The My Name’5 Doddie Foundation, set up by Scotland and British and Irish Lions lock Doddie Weir, has already been helping Slater

Motor Neurone Disease (ALS): No known cure and half of sufferers live just three years after diagnosis



There is no cure for MND and the disease is fatal, however the disease progresses at different speeds in patients.

People with MND are expected to live two to five years after the symptoms first manifest, although 10 per cent of sufferers live at least 10 years. 


The NHS describes motor neurone disease (MND) as: ‘An uncommon condition that affects the brain and nerves. It causes weakness that gets worse over time.’

The weakness is caused by the deterioration of motor neurons, upper motor neurons that travel from the brain down the spinal cord, and lower motor neurons that spread out to the face, throat and limbs. 

It was first discovered in 1865 by a French neurologist, Jean-Martin Charcot, hence why MND is sometimes known as Charcot’s disease. 

In the UK, Amyotrophic Lateral Sclerosis (ALS) is referred to as Motor Neurone Disease, while in the US, ALS is referred to as a specific subset of MND, which is defined as a group of neurological disorders.

However, according to Oxford University Hospitals: ‘Nearly 90 per cent of patients with MND have the mixed ALS form of the disease, so that the terms MND and ALS are commonly used to mean the same thing.’ 


Weakness in the ankle or leg, which may manifest itself with trips or difficulty ascending stairs, and a weakness in the ability to grip things.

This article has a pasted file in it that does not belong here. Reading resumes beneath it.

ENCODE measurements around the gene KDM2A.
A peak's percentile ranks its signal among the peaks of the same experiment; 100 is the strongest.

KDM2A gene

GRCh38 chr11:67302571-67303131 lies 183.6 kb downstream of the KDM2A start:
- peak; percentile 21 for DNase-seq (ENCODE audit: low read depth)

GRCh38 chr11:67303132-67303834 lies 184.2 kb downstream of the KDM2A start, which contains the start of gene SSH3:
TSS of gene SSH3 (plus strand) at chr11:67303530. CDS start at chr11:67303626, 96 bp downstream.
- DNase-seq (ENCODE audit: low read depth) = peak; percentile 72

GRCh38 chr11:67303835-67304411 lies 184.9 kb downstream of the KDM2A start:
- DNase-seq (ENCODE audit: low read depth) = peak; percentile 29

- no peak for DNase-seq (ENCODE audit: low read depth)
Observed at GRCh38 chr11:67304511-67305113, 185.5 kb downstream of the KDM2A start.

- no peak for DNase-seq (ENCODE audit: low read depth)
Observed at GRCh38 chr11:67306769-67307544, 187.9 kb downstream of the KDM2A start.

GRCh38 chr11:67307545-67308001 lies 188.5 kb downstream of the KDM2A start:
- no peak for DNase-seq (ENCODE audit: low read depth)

Slurred speech is an early symptom and may later worsen to include difficulty swallowing food.

Muscle cramps or twitches are also a symptom, as is weight loss due to leg and arm muscles growing thinner over time.  


MND is difficult to diagnose in its early stages because several conditions may cause similar symptoms. There is also no one test used to ascertain its presence.

However, the disease is usually diagnosed through a process of exclusion, whereby diseases that manifest similar symptoms to ALS are excluded. 


The NHS says that MND is an ‘uncommon condition’ that predominantly affects older people. However, it caveats that it can affect adults of any age.

The NHS says that, as of yet, ‘it is not yet known why’ the disease happens. The ALS Association says that MND occurs throughout the world ‘with no racial, ethnic or socioeconomic boundaries and can affect anyone’.

It says that war veterans are twice as likely to develop ALS and that men are 20 per cent more likely to get it.  

Lou Gehrig was one of baseball’s preeminent stars while playing for the Yankees between 1923 and 1939. Known as ‘The Iron Horse,’ he played in 2,130 consecutive games before ALS forced him to retire. The record was broken by Cal Ripken Jr. in 1995 

Lou Gehrig’s Disease

As well as being known as ALS and Charcot’s disease, MND is frequently referred to as Lou Gehrig’s disease.

Lou Gehrig was a hugely popular baseball player, who played for the New York Yankees between 1923 and 1939.

He was famous for his strength and was nicknamed ‘The Iron Horse’. 

His strength, popularity and fame transcended the sport of baseball and the condition adopted the name of the sportsman. 

He died two years after his diagnosis.